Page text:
The Fitch ratings agency announced overnight that:
Fitch Downgrades Mexico to ‘BBB-‘; Outlook Stable
For those unfamiliar with rating agency nomenclature this means that Mexico’s debt is now just above what is called ‘junk’ status.
This is profoundly unhelpful. At a time when Mexico, like almost every Latin American country, is facing the challenge of coronavirus and a pile of US dollar debt over which it has almost no control as to cost, it is facing a rating agency saying that the cost of its debt servicing must basically increase through no fault at all of its own.
Well, no, it doesn’t actually say that. The cost of debt servicing is the coupon agreed at time of issuance. That’s not changed in the slightest.
The cost of borrowing more, that has risen, yes. But just because governments like to roll over their debt doesn’t mean that there’s not a difference between these two things.
This is argument that this can best be described as callous: Fitch is very clearly putting the interests of creditors above the lives of the people of Mexico.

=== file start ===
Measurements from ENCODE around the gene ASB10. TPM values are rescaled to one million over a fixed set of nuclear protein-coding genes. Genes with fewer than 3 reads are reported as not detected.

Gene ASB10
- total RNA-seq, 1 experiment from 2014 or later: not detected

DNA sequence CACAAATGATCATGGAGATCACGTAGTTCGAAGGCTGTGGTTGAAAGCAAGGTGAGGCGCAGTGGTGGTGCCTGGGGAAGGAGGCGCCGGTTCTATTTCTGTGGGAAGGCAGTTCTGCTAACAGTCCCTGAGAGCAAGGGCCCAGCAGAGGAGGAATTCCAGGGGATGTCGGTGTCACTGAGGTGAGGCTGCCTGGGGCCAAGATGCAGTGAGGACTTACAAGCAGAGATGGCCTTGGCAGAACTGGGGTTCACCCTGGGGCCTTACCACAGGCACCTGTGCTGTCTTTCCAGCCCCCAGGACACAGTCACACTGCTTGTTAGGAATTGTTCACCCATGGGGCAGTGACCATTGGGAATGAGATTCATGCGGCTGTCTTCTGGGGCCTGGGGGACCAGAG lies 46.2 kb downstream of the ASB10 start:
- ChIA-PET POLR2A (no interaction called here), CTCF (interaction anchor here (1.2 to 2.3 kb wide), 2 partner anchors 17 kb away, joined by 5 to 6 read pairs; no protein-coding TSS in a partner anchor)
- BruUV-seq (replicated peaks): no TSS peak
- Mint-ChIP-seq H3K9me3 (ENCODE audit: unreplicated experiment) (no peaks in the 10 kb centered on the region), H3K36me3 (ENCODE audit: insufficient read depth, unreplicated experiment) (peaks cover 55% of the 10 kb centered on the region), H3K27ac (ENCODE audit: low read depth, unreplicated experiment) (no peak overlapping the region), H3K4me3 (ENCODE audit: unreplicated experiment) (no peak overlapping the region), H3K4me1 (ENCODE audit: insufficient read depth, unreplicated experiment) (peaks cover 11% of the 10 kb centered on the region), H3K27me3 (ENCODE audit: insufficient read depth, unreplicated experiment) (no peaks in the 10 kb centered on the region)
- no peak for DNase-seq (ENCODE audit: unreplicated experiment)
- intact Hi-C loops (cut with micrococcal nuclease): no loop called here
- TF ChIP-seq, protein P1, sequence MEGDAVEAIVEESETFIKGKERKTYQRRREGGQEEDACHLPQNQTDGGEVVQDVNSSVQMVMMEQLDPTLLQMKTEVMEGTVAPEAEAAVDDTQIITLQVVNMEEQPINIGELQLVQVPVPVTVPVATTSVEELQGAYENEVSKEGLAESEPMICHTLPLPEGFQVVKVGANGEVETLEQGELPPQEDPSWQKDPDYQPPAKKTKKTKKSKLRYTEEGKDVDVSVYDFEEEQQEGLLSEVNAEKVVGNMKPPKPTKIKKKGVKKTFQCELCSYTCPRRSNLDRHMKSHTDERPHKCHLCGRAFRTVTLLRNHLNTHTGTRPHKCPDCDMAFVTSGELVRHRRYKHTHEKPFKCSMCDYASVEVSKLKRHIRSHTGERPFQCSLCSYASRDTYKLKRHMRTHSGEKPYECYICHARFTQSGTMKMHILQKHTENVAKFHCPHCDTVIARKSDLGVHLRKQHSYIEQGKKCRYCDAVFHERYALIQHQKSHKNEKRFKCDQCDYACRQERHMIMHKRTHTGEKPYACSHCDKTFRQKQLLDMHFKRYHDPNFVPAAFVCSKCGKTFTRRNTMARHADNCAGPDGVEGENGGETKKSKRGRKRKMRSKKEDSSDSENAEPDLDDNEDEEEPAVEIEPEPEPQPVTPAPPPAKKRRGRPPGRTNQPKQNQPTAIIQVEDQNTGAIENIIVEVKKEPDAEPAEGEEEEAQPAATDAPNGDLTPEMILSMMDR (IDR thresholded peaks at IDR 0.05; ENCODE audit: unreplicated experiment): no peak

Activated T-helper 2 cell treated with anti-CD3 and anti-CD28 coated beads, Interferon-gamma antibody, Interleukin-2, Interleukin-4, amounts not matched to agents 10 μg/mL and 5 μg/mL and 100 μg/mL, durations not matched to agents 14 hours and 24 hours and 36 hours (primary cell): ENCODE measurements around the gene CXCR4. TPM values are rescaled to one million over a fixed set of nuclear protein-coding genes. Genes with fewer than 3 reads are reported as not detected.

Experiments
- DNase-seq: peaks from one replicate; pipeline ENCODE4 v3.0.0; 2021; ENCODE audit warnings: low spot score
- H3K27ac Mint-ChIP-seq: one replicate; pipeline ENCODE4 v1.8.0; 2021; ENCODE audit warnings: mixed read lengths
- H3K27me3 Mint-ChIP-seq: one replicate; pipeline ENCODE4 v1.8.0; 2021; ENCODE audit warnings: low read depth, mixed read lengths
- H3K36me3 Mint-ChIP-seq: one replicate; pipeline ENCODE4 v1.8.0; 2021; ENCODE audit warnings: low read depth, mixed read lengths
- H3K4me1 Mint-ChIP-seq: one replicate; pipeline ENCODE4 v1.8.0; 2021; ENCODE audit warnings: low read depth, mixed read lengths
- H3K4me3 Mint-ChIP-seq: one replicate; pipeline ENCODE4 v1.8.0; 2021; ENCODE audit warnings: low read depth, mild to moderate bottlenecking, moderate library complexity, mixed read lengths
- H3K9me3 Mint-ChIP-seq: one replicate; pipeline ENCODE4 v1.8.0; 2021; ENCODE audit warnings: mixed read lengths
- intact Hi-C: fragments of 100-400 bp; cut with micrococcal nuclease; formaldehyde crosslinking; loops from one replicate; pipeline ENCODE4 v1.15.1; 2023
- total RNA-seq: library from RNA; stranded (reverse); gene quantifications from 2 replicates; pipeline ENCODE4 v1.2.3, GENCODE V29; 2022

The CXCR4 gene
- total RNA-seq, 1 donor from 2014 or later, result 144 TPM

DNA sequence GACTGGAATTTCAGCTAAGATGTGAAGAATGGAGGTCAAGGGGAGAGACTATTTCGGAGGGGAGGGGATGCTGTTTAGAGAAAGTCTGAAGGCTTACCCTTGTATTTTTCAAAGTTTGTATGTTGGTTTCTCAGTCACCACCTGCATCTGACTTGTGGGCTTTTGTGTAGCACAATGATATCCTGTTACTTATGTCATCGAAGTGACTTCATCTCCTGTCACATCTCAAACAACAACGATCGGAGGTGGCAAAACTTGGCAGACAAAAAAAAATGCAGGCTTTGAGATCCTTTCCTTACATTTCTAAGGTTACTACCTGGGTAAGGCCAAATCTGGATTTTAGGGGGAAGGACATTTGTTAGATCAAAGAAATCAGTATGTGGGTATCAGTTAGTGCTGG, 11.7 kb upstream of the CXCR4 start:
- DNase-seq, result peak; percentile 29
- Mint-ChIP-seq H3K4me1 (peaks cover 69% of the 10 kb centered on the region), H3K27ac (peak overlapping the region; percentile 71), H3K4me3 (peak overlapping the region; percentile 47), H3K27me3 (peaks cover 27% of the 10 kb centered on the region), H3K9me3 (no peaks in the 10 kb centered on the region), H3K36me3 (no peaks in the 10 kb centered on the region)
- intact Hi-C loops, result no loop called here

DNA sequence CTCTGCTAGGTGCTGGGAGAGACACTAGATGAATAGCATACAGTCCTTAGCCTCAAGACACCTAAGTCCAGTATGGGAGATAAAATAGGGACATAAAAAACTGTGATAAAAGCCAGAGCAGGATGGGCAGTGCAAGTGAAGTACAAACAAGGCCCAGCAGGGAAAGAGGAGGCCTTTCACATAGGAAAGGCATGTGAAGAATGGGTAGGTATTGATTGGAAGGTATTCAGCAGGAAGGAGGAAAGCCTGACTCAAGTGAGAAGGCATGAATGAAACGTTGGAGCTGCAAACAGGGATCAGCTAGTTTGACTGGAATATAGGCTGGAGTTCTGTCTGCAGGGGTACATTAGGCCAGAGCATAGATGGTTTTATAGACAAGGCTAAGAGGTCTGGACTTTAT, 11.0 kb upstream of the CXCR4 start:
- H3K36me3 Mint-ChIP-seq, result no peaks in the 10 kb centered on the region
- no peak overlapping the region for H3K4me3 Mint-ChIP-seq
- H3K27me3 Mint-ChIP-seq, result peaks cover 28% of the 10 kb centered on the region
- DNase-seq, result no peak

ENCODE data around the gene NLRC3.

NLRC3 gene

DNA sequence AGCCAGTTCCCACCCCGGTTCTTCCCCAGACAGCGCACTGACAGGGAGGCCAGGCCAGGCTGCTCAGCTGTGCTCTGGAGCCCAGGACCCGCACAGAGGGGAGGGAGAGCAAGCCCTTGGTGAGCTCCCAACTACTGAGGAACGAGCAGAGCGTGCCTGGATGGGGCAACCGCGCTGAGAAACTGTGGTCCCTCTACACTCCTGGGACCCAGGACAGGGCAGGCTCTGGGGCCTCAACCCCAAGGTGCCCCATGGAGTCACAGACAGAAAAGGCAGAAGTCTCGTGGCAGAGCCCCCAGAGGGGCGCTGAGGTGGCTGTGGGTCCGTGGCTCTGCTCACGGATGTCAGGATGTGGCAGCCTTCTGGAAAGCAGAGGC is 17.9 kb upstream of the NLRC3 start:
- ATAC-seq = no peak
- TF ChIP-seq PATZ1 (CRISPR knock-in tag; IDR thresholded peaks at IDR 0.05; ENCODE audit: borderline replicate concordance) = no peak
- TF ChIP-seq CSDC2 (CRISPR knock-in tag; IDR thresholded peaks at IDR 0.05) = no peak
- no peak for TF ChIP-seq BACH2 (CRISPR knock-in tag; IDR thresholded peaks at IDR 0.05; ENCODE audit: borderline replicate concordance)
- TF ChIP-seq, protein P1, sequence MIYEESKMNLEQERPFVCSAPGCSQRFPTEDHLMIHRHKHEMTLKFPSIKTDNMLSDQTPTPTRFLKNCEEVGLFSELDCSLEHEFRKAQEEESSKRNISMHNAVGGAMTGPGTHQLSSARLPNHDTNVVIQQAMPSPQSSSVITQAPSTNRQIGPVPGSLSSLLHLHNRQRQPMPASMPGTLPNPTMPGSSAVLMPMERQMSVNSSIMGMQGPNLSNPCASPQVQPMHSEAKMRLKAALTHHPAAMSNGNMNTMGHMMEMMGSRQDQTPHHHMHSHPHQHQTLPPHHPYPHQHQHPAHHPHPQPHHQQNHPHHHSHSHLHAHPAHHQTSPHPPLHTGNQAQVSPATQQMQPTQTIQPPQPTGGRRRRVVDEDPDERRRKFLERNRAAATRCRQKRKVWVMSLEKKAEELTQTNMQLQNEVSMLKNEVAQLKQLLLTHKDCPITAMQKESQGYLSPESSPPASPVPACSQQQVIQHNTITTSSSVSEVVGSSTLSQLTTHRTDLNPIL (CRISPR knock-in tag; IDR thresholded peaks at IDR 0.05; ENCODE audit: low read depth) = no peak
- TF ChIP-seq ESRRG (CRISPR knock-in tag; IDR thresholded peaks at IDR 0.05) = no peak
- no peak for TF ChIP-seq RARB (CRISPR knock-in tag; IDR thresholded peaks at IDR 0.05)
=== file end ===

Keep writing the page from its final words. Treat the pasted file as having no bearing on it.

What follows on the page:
It can also be described as profoundly unjust: developed country debtors will profit from the crisis at cost to a developing country.
It could be argued it represents a failed paradigm when governments are all that are now underpinning capitalism but are being downgraded in the interests of rentier capitalists, nonetheless.
But most it could just be called wrong. It is a symbol of all that is profoundly misguided, amoral and exploitative in the world of financial capitalism.
I suggest that the rating agencies be subject to enforced silence on government debt right now.
Or as this should be translated – I don’t like what people are saying so we must ban them from saying it. For that free speech thing is just so neoliberal, isn’t it?